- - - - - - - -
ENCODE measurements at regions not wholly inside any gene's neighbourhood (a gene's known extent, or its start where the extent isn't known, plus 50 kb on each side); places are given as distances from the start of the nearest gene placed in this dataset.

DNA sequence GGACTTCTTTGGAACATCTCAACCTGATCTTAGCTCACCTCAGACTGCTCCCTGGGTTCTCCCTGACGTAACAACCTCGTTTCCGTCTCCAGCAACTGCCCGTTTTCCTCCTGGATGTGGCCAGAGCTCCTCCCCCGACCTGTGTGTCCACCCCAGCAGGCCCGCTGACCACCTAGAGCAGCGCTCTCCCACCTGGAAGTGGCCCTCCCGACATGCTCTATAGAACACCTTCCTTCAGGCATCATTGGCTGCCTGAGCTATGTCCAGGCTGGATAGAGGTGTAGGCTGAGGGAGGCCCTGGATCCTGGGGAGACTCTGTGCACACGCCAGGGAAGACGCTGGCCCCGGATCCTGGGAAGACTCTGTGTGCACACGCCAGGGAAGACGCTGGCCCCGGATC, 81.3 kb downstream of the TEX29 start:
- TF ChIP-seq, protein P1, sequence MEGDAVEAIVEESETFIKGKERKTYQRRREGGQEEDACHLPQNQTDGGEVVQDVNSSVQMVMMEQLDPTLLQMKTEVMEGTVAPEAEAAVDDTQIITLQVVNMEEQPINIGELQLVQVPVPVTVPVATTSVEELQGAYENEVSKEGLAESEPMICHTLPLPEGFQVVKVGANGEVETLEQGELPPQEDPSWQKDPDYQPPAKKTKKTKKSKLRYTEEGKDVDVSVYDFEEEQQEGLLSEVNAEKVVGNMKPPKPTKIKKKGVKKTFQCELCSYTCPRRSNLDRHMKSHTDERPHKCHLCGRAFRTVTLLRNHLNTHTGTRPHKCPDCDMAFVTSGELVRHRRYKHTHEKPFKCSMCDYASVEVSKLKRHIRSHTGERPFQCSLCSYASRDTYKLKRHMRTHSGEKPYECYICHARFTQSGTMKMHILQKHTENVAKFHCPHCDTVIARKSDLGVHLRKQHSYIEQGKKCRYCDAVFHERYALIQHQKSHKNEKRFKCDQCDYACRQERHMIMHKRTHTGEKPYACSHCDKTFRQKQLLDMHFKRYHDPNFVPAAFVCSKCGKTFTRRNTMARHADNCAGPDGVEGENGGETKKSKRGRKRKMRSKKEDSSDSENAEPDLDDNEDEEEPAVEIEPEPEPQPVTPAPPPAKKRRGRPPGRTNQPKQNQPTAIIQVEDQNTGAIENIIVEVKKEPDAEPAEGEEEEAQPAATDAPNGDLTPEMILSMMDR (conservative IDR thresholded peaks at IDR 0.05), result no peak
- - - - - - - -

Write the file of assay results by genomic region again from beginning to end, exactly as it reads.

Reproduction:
ENCODE measurements at regions not wholly inside any gene's neighbourhood (a gene's known extent, or its start where the extent isn't known, plus 50 kb on each side); places are given as distances from the start of the nearest gene placed in this dataset.

DNA sequence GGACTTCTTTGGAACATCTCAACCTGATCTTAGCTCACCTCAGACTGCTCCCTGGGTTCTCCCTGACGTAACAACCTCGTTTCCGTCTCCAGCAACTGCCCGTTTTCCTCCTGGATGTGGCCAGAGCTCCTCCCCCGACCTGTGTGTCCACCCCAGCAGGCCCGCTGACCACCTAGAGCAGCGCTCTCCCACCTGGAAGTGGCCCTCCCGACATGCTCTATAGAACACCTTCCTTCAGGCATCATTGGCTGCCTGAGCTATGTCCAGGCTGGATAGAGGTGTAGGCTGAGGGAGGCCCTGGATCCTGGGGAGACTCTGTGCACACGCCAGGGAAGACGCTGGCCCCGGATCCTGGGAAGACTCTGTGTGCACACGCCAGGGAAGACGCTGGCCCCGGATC, 81.3 kb downstream of the TEX29 start:
- TF ChIP-seq, protein P1, sequence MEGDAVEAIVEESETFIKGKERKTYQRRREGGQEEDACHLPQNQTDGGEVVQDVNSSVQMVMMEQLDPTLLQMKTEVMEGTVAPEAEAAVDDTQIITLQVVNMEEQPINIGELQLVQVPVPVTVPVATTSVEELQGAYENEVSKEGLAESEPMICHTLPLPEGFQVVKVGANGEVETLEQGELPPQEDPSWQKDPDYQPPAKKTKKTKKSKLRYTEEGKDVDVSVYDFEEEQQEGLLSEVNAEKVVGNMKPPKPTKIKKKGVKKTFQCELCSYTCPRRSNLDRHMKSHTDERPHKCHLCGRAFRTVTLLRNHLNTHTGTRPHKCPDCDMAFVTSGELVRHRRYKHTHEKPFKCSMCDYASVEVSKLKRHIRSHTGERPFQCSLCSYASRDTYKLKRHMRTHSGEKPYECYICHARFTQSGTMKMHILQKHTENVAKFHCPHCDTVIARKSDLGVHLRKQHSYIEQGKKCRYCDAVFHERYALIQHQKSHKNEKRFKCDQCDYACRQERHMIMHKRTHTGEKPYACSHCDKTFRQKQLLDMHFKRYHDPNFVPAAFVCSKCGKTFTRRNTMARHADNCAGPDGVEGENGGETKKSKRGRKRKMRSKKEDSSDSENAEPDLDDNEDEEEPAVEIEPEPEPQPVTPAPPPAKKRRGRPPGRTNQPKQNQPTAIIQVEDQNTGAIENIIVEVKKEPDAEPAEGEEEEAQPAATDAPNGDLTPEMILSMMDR (conservative IDR thresholded peaks at IDR 0.05), result no peak